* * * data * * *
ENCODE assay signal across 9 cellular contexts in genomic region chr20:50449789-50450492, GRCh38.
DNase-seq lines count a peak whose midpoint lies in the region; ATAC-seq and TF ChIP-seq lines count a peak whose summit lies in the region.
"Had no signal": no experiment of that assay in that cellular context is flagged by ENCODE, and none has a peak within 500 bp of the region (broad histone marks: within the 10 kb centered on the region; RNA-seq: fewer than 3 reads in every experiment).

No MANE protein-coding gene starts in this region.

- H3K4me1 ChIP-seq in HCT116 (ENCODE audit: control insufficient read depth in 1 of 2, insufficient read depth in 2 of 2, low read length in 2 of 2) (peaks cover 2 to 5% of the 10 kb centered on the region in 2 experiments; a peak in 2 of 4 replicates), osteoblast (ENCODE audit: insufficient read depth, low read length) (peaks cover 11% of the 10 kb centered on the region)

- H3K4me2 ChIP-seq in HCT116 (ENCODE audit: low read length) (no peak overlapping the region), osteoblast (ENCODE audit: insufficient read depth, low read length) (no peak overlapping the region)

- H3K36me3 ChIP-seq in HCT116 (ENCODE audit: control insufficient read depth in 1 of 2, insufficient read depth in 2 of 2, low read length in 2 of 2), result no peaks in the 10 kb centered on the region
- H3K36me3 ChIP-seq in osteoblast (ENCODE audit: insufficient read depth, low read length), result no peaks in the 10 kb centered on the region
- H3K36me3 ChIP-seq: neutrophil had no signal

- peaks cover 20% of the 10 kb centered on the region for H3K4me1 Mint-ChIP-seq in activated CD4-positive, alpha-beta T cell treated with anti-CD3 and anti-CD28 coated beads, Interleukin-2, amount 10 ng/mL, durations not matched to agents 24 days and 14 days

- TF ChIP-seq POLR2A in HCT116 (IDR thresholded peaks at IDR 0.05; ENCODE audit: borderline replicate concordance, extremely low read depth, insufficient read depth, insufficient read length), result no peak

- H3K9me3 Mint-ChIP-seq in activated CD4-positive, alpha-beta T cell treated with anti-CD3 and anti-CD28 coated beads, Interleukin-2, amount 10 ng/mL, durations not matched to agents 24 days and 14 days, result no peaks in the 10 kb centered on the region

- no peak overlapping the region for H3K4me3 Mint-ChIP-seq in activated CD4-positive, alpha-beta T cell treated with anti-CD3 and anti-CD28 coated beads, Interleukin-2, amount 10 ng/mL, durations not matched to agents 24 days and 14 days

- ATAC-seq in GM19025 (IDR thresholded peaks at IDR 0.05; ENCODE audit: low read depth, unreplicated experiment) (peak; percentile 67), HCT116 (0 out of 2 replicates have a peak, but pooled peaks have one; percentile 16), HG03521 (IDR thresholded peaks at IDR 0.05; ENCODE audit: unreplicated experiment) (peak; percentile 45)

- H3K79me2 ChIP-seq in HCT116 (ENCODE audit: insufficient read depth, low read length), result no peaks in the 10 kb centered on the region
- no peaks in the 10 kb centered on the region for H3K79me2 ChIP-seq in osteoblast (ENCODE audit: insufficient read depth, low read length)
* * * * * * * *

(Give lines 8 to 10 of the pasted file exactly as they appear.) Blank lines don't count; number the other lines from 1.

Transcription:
- H3K36me3 ChIP-seq in osteoblast (ENCODE audit: insufficient read depth, low read length), result no peaks in the 10 kb centered on the region
- H3K36me3 ChIP-seq: neutrophil had no signal

- peaks cover 20% of the 10 kb centered on the region for H3K4me1 Mint-ChIP-seq in activated CD4-positive, alpha-beta T cell treated with anti-CD3 and anti-CD28 coated beads, Interleukin-2, amount 10 ng/mL, durations not matched to agents 24 days and 14 days